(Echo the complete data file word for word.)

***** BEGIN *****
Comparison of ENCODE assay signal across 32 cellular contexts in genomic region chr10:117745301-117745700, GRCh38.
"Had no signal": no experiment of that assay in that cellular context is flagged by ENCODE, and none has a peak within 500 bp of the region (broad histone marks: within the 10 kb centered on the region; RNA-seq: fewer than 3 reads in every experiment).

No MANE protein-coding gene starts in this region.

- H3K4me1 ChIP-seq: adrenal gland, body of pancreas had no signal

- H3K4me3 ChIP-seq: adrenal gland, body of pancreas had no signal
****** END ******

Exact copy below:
Comparison of ENCODE assay signal across 32 cellular contexts in genomic region chr10:117745301-117745700, GRCh38.
"Had no signal": no experiment of that assay in that cellular context is flagged by ENCODE, and none has a peak within 500 bp of the region (broad histone marks: within the 10 kb centered on the region; RNA-seq: fewer than 3 reads in every experiment).

No MANE protein-coding gene starts in this region.

- H3K4me1 ChIP-seq: adrenal gland, body of pancreas had no signal

- H3K4me3 ChIP-seq: adrenal gland, body of pancreas had no signal